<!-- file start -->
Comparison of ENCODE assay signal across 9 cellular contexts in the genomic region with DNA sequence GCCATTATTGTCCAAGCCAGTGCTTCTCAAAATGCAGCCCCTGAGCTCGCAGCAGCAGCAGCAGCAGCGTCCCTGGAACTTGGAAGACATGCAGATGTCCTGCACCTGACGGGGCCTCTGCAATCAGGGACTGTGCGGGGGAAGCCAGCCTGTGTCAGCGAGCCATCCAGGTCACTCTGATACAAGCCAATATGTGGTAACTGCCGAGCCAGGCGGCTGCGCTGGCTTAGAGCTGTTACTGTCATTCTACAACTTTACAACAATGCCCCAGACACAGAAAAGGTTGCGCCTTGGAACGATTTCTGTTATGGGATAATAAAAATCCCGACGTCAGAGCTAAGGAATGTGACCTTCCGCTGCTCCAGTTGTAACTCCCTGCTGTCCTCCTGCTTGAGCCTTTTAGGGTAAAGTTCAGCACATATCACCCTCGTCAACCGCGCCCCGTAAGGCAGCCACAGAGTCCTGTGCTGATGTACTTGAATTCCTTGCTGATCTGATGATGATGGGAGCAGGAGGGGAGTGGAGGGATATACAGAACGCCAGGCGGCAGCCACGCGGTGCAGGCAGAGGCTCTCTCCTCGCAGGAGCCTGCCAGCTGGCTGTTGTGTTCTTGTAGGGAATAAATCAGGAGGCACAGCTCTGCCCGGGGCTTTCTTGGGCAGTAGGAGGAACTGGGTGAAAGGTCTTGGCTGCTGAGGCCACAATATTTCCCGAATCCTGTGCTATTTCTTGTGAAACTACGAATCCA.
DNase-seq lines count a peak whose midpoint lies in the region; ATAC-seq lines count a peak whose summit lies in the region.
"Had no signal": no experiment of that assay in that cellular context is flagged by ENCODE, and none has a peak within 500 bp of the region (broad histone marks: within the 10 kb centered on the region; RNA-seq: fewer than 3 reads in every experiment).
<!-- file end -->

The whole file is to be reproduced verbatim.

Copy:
Comparison of ENCODE assay signal across 9 cellular contexts in the genomic region with DNA sequence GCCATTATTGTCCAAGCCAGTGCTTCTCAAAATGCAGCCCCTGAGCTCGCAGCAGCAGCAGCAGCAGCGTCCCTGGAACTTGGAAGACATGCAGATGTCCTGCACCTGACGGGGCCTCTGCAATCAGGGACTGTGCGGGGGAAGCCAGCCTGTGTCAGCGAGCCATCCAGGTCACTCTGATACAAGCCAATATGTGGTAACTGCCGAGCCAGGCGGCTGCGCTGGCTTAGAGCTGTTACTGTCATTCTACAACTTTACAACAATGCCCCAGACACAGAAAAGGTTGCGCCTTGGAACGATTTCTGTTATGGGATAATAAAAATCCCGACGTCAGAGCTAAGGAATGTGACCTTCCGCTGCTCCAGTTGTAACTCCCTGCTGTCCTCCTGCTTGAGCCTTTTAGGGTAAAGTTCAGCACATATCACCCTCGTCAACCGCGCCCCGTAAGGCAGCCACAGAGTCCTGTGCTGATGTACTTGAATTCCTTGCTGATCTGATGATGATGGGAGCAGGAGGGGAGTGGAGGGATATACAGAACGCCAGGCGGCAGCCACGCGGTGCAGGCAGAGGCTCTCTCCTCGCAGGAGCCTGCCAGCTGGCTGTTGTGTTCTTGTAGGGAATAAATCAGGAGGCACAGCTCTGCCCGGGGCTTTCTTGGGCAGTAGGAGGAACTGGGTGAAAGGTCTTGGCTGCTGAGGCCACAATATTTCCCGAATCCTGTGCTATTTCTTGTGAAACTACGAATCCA.
DNase-seq lines count a peak whose midpoint lies in the region; ATAC-seq lines count a peak whose summit lies in the region.
"Had no signal": no experiment of that assay in that cellular context is flagged by ENCODE, and none has a peak within 500 bp of the region (broad histone marks: within the 10 kb centered on the region; RNA-seq: fewer than 3 reads in every experiment).